More than 500 teens, volunteer leaders, and Virginia Cooperative Extension agents will gather on Virginia Tech’s Blacksburg campus this week for the 94th annual 4-H State Congress.
This year’s theme, “Celebrating the Past, Making It Last,” draws on the history of 4-H and demonstrates the power of 4-H to assist teens in developing leadership, citizenship, and life skills through hands-on educational programs.
Special this year, State 4-H Congress will host a Centennial Celebration Luncheon to honor the 100-year anniversary of Cooperative Extension. Delegates will deepen their understanding of 4-H and Extension by viewing displays, a slideshow, and interviews of people whose lives have been impacted by 4-H. Special guest speakers, as well as 4-H alumni, retirees, and former employees, will join the luncheon.
“I think the most exciting thing we’re incorporating this year is a centennial celebration. Although 4-H is more than 100 years old, we have an exciting opportunity to celebrate 100 years of Extension, which is being celebrated nationally,” said Mike Martin, Extension 4-H specialist. “4-H is the youth development organization of Cooperative Extension and has served an important role in the history of Extension.”
During the Congress, 4-H delegates will also participate in the Great Summer Showcase — a series of fun and innovative educational workshops taught by Virginia Tech faculty members covering topics such as animal science, communications and expressive arts, healthy living, environmental education, technology, engineering, and math.
Participants will have exciting, hands-on workshops to choose from, including fashion merchandizing and horticulture. Another workshop will let 4-H’ers explore art and computer graphics while working at the DREAMS Lab on campus, which houses a 3-D printing station. The workshops are designed to introduce the students to interesting subjects and engender a love of learning.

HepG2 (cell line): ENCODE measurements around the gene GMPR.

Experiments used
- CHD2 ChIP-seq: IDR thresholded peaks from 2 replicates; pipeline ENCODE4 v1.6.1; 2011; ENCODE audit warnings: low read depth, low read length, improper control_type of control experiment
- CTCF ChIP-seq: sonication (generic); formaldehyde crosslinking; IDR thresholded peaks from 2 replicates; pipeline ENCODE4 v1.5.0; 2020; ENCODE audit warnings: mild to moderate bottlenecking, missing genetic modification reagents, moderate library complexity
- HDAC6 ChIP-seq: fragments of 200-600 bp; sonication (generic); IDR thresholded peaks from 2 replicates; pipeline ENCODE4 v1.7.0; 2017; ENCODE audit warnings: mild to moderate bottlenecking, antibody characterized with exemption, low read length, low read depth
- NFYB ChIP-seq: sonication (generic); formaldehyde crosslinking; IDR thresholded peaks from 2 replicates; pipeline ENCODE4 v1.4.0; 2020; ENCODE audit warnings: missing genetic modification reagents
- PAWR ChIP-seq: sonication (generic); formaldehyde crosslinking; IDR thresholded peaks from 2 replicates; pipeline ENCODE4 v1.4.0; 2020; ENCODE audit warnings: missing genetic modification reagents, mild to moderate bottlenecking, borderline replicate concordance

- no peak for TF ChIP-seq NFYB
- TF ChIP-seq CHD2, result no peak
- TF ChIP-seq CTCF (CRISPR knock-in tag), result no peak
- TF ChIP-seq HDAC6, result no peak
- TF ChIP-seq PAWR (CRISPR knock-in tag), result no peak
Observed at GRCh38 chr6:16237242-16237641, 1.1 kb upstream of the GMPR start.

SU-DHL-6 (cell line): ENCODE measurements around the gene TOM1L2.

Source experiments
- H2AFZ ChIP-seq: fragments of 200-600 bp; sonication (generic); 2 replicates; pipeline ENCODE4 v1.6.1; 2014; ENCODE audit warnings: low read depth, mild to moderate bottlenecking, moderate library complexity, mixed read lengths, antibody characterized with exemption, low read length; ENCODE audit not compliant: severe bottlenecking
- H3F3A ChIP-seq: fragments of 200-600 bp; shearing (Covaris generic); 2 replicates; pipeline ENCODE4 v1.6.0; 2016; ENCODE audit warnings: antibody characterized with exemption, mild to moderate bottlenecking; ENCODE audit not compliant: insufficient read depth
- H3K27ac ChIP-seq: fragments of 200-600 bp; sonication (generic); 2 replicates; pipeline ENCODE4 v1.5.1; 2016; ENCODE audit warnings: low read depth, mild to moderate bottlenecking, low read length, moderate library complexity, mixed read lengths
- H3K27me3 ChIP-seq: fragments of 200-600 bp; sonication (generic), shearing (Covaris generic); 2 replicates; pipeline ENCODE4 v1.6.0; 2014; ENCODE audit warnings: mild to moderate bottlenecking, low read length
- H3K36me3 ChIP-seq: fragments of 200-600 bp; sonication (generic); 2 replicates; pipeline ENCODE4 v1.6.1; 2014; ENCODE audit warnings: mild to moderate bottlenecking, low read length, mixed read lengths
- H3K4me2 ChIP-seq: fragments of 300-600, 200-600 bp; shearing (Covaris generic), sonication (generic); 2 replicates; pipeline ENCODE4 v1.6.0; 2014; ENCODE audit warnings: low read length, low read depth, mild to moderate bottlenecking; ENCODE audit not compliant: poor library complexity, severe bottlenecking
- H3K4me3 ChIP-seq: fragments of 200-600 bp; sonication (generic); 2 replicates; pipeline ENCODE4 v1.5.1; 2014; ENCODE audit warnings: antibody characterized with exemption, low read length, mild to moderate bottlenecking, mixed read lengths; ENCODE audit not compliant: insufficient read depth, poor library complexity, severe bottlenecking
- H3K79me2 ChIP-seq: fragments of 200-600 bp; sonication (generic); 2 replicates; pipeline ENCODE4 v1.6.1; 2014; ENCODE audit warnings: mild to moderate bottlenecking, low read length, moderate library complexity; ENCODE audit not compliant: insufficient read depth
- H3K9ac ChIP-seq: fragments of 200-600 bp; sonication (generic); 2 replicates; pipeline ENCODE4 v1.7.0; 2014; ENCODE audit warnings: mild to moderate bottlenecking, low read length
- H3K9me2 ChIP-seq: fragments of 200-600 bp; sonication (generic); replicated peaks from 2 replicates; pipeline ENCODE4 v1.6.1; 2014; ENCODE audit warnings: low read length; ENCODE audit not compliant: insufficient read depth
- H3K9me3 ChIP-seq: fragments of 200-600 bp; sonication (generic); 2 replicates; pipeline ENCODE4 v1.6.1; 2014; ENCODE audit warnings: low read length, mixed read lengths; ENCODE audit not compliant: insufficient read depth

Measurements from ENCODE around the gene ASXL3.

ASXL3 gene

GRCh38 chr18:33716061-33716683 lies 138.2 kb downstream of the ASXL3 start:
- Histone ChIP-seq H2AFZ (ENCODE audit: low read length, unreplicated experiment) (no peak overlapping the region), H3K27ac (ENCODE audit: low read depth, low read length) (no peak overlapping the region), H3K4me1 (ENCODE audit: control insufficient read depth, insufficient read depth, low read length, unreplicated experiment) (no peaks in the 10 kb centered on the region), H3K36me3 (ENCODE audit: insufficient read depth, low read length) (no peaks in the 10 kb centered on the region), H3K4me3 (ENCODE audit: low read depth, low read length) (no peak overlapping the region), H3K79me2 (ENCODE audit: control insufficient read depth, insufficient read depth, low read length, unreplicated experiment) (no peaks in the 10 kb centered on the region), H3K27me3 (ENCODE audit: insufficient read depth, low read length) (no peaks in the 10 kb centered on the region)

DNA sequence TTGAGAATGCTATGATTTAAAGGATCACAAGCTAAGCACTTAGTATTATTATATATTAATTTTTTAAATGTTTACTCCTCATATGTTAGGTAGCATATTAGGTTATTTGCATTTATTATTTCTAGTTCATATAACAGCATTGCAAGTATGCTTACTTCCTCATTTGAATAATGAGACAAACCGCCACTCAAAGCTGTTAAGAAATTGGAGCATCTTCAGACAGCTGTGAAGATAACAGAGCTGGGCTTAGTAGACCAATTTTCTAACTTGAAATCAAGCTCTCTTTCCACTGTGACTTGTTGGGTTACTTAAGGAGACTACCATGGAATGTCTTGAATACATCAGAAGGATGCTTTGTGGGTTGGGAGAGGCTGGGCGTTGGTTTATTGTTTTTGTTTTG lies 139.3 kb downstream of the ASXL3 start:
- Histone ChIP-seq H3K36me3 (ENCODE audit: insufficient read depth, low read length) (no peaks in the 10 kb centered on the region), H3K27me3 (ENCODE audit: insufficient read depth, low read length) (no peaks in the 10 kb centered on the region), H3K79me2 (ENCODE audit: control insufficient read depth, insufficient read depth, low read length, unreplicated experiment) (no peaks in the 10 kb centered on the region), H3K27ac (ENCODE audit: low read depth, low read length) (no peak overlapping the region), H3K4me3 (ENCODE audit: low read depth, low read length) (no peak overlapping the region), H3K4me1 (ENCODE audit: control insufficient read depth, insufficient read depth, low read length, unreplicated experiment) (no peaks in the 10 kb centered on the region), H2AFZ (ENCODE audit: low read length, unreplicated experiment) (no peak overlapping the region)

4-H Congress will continue a program introduced in 2013 that gives participants the opportunity to explore college and career tracks at Virginia Tech; Virginia State University, the commonwealth’s other land-grant university; and the Edward Via College of Osteopathic Medicine with an in-depth look at their departments and programs.
The service learning project this year benefits the nonprofit Project Linus, an organization that donates new, handmade blankets to children in need. Delegates are encouraged to bring two yards of fleece fabric to Congress. Finished blankets will be sent home with local units to distribute to area chapters of Project Linus.
Congress participants will also have an opportunity to compete for awards in dozens of areas, such as culinary arts, forestry, soil and plant science, and drama. In some competitions, winners will advance to regional and national contests.
Delegates will also enjoy a welcome picnic and mixer, dances, a carnival, a mid-week pizza party, and an All-Star ice cream social hosted by the 4-H All Stars.
“State 4-H Congress provides teens the opportunity to build on positive experiences in their county programs. Through structured interactions, teens gain new skills, provide service to the community, and have the opportunity to expand their vision for their future, whether they choose to go to college or enter the workforce,” said Cathy Sutphin, associate director of 4-H youth development.
As the youth development service for Virginia Cooperative Extension, Virginia 4-H engages youths ages 5 to 19 in hands-on educational programs and activities designed to help them gain the knowledge, life skills, and attitudes needed to further their development as self-directing, contributing, productive members of society.
For information about 4-H State Congress or other 4-H activities in your community, locate your county or city office on the Virginia Cooperative Extension website.